Last night I had the chance to hear director Doug Liman speak at the Santa Fe premiere of FAIR GAME, a riveting feature film based on two books: FAIR GAME by former CIA operative Valerie Plame Wilson and THE POLITICS OF TRUTH by Ambassador Joe Wilson. During a Q&A session, Liman (who also directed the film The Bourne Identity) spoke on the evolution of the original film script to the final story, focusing on the relationship between Valerie Plame Wilson--outed as a CIA NOC during the Bush administration's countdown to the invasion of Iraq in 2003--and her husband Ambassador Joe Wilson, attacked by the same administration because he spoke out against their abuse of crucial intelligence used to lead this nation to war. Liman said he focused on the relationship between Valerie Plame Wilson (played in the film by actor Naomi Watts) and Joe Wilson (played by actor Sean Penn) because it was far more dramatic than any fiction he might create. Details of the various investigations surrounding the larger political story were cut out of the script because, according to Liman, people just won't care. They'll care for a minute but then they go back to their own lives.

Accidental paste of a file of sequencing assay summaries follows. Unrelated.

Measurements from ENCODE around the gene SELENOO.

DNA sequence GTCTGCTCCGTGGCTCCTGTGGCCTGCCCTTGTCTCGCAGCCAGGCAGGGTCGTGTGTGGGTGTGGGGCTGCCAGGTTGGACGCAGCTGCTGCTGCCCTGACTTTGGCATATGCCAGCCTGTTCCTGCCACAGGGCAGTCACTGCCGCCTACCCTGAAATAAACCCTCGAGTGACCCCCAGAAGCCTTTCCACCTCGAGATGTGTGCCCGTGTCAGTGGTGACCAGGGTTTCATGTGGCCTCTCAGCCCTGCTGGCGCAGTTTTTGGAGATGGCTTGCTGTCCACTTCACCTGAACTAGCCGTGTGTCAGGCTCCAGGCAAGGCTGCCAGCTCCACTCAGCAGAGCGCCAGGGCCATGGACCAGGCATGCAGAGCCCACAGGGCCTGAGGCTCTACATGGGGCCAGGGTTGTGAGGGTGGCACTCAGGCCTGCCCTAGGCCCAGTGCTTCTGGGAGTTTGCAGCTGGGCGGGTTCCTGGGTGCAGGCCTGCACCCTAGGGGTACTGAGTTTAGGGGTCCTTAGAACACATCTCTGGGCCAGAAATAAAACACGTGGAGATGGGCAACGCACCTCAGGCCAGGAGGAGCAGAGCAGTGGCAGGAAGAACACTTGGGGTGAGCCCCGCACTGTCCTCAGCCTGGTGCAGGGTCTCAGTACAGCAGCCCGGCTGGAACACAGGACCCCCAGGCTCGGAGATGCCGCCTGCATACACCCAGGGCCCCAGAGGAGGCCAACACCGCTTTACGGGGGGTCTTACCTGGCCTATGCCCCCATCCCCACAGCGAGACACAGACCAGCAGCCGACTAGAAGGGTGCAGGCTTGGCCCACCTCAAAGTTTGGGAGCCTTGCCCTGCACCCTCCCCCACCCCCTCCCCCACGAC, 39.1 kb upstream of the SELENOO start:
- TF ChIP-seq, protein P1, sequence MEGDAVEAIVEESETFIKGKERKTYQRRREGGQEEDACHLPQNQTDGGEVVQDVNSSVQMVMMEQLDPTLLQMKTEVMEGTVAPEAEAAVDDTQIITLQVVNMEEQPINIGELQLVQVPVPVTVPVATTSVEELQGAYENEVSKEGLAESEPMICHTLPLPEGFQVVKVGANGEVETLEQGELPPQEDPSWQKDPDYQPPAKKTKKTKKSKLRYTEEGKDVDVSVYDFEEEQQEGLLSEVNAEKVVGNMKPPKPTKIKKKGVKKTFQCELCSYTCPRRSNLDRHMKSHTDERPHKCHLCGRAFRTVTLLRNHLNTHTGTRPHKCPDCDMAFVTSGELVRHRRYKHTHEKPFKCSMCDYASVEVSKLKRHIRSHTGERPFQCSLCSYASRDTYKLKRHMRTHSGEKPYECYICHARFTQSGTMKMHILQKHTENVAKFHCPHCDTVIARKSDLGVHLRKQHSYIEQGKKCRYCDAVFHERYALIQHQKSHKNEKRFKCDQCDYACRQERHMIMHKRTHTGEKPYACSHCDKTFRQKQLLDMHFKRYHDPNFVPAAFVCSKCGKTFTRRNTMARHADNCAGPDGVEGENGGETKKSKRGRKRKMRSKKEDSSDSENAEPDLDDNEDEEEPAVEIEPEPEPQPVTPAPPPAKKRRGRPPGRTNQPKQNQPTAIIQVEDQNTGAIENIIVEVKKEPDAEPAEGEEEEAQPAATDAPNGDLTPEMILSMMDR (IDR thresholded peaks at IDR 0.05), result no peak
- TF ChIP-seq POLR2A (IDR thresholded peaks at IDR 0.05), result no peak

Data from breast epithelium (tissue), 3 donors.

What we do care about: two people, two civil servants, leading larger-than-life lives, faced with the choice to be victimized by or fight back against political tyranny. The stakes in the story couldn't be greater--a nation on the brink of war.
Labels: Ambassador Joe Wilson, creative nonfiction, Doug Liman, Fair Game, political thriller, Valerie Plame Wilson